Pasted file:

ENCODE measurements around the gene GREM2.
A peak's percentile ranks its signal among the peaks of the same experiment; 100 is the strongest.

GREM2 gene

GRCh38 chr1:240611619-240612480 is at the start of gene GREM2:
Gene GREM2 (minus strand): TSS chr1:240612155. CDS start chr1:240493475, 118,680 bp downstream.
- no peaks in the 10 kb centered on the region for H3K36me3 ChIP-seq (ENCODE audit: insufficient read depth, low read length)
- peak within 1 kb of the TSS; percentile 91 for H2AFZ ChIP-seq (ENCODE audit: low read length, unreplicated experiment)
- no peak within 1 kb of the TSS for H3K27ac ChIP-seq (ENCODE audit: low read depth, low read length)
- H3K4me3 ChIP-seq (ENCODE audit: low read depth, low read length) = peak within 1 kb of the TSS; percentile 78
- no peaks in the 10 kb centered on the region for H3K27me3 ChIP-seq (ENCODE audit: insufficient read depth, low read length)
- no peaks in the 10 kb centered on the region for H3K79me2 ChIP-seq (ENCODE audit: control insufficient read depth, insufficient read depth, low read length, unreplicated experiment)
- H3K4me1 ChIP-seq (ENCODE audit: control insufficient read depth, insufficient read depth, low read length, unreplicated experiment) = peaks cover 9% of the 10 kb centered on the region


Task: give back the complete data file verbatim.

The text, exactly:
ENCODE measurements around the gene GREM2.
A peak's percentile ranks its signal among the peaks of the same experiment; 100 is the strongest.

GREM2 gene

GRCh38 chr1:240611619-240612480 is at the start of gene GREM2:
Gene GREM2 (minus strand): TSS chr1:240612155. CDS start chr1:240493475, 118,680 bp downstream.
- no peaks in the 10 kb centered on the region for H3K36me3 ChIP-seq (ENCODE audit: insufficient read depth, low read length)
- peak within 1 kb of the TSS; percentile 91 for H2AFZ ChIP-seq (ENCODE audit: low read length, unreplicated experiment)
- no peak within 1 kb of the TSS for H3K27ac ChIP-seq (ENCODE audit: low read depth, low read length)
- H3K4me3 ChIP-seq (ENCODE audit: low read depth, low read length) = peak within 1 kb of the TSS; percentile 78
- no peaks in the 10 kb centered on the region for H3K27me3 ChIP-seq (ENCODE audit: insufficient read depth, low read length)
- no peaks in the 10 kb centered on the region for H3K79me2 ChIP-seq (ENCODE audit: control insufficient read depth, insufficient read depth, low read length, unreplicated experiment)
- H3K4me1 ChIP-seq (ENCODE audit: control insufficient read depth, insufficient read depth, low read length, unreplicated experiment) = peaks cover 9% of the 10 kb centered on the region